How to Use & Maximize Lifetime Value in Your Small Business

By February 11, 2021 May 31st, 2023 Sales & Marketing Advice

Last Updated on May 31, 2023 by Dave Schoenbeck

Business owners frequently ignore or aren’t familiar with how to use customer lifetime value. They tend to look at the upfront expenditure needed to complete a sale as an expense rather than an investment. They calculate the sales minus the cost of sales and marketing to determine the profit achieved.

A stack of US cash that represents the potential of understanding customer lifetime value

However, the enlightened leader understands that when the average customer rebuys multiple times over several years, the sales & marketing expense is insignificant. When you redo the math to consider this, it is a much more profitable investment over a more extended period. That’s why maximizing customer lifetime value is so significant. 

Here is an example: Suppose it costs you $1,000 to attract and close a new customer. That sounds like an expensive outlay. However, if your average sale is $10,000, the customer will likely rebuy for the next five years. Your sales will be $50,000 over the lifetime. If your net margin on each sale is 30%, your lifetime profit is $15,000. Your $1,000  investment is only 2% of sales and 6.7% of the profit. Wouldn’t you spend that $1,000 with a smile on your face? I would spend every day!  

What Is Customer Lifetime Value?

The simplest definition of customer lifetime value, or CLV, is the amount a customer is worth to a business throughout their lifetime. 

This concept’s thought leader is Dr. Peter Fader, a professor who founded his consumer data analytics company, Zodiac. He pioneered the customer lifetime value model, helping companies predict how long a customer will continue to purchase a product, how many times they’ll make a transaction, and how profitable those transactions will be. 

This is also known as the “buy-til-you-die model.” The calculations are as follows

E[X(t)] = expected number of transactions in the length of time t (given a customer’s recency and frequency)

Once you have this expected number of transactions, you can multiply this by the average value of their order to find the customer lifetime value.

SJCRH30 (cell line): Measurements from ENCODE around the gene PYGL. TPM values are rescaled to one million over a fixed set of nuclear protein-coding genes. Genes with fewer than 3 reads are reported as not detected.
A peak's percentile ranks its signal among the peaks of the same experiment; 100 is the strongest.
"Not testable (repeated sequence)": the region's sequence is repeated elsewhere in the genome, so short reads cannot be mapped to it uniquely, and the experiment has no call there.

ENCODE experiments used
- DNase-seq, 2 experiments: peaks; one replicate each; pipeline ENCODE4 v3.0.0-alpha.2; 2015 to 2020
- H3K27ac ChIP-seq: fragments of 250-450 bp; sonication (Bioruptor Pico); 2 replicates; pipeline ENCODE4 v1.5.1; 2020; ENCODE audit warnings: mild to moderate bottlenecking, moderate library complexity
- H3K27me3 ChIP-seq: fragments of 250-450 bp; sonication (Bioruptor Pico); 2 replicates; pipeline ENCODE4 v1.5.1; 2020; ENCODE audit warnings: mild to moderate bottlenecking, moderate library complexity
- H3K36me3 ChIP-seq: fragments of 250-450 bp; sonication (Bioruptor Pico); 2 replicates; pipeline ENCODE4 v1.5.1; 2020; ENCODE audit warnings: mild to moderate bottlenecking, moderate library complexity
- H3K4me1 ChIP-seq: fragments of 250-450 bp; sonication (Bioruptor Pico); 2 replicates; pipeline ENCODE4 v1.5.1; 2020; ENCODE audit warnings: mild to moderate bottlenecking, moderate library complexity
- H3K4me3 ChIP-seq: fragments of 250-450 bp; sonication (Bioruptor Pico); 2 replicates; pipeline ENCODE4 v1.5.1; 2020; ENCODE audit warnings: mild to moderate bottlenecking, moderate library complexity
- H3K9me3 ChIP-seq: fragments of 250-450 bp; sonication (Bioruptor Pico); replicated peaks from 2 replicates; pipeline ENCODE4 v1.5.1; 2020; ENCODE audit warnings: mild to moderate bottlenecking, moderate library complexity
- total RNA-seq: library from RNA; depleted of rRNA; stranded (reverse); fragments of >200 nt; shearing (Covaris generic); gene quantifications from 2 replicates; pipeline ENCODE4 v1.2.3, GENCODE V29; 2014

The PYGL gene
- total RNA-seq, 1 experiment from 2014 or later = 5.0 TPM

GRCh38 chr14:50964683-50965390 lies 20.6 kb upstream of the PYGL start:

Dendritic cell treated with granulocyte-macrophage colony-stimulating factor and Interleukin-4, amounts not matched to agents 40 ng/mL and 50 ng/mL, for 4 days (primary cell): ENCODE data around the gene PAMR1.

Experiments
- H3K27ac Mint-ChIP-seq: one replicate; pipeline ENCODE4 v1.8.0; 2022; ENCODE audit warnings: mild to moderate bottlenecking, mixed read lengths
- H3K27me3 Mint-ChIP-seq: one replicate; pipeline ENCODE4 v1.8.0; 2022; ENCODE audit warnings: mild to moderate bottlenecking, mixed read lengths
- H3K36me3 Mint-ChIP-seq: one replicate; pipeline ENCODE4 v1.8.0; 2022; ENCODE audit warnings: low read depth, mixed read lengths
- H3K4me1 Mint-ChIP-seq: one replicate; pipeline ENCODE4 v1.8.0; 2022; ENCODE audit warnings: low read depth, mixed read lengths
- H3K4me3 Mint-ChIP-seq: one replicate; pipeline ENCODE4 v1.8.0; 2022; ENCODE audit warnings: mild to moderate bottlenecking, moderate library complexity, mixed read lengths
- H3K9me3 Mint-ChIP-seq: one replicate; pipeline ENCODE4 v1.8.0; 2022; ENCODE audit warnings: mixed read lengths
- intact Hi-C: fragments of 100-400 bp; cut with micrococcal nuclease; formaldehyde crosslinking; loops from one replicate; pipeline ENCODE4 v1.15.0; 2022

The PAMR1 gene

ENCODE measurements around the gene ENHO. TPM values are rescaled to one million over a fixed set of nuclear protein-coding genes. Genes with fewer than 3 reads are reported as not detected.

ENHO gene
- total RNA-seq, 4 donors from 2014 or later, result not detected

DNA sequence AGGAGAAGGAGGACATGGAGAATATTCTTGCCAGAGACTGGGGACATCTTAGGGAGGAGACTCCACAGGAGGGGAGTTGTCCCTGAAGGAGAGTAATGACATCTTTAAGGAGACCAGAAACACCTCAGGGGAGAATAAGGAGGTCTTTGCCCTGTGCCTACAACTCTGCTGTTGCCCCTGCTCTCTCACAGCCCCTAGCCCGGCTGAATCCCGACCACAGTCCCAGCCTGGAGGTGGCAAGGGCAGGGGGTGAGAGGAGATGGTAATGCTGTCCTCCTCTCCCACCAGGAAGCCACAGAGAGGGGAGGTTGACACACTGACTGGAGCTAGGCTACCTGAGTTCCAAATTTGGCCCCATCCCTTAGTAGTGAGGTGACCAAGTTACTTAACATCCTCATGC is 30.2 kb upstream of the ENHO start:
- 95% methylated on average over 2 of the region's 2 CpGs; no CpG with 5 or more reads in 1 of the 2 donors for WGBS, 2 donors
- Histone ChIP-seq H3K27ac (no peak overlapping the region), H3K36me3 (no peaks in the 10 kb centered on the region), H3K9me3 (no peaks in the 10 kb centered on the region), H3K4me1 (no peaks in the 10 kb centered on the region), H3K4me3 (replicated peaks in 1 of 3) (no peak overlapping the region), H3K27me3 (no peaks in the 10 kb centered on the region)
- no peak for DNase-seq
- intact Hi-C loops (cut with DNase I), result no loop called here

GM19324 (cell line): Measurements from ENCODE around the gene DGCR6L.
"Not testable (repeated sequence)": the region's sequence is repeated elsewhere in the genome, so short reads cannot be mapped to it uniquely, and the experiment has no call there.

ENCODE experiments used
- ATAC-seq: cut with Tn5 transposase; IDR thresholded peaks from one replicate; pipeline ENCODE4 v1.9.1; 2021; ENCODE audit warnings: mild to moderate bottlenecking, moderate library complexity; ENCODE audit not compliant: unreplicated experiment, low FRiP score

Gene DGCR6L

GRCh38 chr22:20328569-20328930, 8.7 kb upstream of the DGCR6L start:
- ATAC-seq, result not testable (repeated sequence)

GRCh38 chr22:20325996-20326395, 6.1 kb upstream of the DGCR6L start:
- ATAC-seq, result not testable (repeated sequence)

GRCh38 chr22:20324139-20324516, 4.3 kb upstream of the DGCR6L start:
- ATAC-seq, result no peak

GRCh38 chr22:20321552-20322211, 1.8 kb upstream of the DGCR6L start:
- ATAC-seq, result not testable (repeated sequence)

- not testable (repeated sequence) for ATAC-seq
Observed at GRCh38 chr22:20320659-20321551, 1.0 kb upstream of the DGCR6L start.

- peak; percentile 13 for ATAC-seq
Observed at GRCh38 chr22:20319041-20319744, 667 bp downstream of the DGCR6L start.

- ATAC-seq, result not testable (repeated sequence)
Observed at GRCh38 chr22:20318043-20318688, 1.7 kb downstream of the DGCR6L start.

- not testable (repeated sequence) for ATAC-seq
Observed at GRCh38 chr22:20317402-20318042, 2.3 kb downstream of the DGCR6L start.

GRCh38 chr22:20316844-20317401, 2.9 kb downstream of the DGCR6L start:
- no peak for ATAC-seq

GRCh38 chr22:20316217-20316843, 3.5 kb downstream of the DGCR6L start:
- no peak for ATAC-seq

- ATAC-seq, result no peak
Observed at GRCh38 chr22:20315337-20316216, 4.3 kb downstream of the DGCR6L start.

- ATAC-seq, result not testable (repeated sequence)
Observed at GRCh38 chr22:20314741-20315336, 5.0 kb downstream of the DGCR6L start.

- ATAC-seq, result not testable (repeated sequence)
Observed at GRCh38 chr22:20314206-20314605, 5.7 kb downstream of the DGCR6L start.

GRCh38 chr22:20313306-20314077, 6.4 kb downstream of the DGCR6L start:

Maximizing Customer Lifetime Value

Maximizing customer lifetime value is a much more profitable sales strategy in the long run than acquiring new customers. After all, your marketing has already worked once before. Your customers have already made a purchase. Now you need to convince them to come back. 

The tricky part is fine-tuning your process to ensure your customers keep buying. Here are a few common touchpoints to investigate:

  1. How is your customer service? If it’s lacking, you could be losing customers. 
  2. How often do your customers hear from you? If you communicate too often, you might put people off through cold calls or emails. Conversely, they may forget about you and go elsewhere if communication is too infrequent. A reputable research study showed that 67% of customers leave their providers due to perceived indifference. Did you care enough to impress your customer?
  3. Are you listening to feedback? Sometimes the customer does know best, especially when it comes to a product or service they use regularly. Don’t write off customer complaints—learn from them. Strongly consider digital surveying of your customers. You will get the unvarnished feedback you need. 
  4. Are you upselling and cross-selling? If a customer has already tried your product or service, they might be amenable to upgrading or trying other products and services the next time. It never hurts to ask.
  5. Do you have and use CRM software? Poor organization can cost you when it comes to maintaining customer relationships. Customer relationship management software can help you stay on top of this.

Understanding and maximizing customer lifetime value are fundamental to your business. A business coach can help. Click here to fill out my “get started” form for a complimentary coaching session to focus on CLV techniques’ importance.

Coach Dave


Dave Schoenbeck
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